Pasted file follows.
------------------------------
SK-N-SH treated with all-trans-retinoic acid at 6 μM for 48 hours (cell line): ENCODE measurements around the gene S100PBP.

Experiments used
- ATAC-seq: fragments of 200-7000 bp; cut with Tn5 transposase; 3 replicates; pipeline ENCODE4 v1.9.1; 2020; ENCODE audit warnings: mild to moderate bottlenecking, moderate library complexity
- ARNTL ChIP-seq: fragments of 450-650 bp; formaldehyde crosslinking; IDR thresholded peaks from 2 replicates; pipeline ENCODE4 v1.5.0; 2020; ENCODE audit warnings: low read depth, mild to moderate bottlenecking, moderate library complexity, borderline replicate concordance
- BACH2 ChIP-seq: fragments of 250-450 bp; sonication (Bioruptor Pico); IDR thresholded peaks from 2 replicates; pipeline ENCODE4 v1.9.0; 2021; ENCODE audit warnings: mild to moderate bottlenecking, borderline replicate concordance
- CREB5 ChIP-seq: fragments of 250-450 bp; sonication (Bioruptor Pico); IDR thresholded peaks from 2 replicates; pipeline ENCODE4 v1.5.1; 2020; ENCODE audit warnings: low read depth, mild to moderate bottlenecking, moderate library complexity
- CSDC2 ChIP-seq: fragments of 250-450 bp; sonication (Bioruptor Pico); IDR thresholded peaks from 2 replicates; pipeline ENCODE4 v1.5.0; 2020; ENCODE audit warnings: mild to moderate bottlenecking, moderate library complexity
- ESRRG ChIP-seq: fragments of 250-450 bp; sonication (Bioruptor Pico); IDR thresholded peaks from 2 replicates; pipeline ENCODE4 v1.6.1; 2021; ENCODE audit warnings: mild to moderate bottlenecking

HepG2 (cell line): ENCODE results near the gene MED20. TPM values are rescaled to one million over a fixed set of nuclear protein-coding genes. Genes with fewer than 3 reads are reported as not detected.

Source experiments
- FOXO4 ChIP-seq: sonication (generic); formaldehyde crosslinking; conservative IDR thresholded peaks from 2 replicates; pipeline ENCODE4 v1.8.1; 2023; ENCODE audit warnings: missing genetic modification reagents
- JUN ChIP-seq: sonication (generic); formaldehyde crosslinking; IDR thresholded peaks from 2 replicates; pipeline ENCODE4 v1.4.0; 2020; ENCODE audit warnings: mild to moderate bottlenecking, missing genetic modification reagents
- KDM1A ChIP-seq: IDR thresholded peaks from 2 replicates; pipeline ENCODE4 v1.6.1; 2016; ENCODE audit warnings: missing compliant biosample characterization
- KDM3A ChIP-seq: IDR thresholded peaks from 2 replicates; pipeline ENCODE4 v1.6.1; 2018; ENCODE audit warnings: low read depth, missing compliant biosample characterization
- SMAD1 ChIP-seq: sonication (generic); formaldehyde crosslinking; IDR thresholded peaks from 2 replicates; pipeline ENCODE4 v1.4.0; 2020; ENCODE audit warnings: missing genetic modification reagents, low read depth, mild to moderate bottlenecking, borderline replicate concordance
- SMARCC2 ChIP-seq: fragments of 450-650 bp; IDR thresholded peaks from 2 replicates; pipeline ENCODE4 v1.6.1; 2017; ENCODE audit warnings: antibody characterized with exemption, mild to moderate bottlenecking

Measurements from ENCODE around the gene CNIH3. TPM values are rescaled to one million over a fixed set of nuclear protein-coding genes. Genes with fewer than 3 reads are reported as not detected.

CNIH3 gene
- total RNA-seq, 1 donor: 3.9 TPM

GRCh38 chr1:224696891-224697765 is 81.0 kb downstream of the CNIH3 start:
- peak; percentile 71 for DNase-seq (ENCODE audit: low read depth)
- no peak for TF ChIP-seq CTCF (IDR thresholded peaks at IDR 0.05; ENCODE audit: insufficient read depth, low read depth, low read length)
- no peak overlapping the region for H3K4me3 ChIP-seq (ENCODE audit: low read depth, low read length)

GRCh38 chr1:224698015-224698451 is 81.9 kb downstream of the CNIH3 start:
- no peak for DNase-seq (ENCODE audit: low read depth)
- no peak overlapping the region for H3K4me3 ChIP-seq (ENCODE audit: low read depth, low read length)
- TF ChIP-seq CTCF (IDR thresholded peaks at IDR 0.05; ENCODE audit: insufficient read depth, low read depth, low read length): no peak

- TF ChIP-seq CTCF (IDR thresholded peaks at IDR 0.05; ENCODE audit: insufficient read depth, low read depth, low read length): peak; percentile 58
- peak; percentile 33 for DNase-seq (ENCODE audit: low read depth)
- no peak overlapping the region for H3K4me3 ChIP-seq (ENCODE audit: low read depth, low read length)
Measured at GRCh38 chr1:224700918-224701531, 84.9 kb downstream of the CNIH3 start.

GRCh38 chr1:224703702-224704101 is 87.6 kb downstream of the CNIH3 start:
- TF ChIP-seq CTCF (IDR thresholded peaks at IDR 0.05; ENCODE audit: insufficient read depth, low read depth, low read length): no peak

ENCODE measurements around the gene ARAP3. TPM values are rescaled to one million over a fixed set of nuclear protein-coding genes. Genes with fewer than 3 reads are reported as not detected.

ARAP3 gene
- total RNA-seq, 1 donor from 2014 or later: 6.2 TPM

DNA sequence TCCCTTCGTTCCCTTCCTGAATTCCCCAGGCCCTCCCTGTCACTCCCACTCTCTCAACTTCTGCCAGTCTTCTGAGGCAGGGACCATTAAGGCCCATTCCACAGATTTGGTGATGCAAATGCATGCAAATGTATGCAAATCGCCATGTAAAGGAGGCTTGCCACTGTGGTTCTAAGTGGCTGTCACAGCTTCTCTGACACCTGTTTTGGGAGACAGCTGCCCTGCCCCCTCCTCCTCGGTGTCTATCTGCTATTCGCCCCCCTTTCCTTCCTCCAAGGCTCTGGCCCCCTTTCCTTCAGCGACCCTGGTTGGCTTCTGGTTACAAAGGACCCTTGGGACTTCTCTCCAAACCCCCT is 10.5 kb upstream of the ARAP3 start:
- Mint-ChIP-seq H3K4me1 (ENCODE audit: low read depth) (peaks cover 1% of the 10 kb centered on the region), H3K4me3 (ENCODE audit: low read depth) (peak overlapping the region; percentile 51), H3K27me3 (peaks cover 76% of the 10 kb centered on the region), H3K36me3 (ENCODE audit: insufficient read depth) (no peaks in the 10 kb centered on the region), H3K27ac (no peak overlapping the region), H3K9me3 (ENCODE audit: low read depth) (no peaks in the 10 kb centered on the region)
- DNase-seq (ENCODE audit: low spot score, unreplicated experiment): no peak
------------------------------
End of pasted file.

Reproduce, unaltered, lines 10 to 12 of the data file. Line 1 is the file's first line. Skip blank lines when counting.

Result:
Source experiments
- FOXO4 ChIP-seq: sonication (generic); formaldehyde crosslinking; conservative IDR thresholded peaks from 2 replicates; pipeline ENCODE4 v1.8.1; 2023; ENCODE audit warnings: missing genetic modification reagents
- JUN ChIP-seq: sonication (generic); formaldehyde crosslinking; IDR thresholded peaks from 2 replicates; pipeline ENCODE4 v1.4.0; 2020; ENCODE audit warnings: mild to moderate bottlenecking, missing genetic modification reagents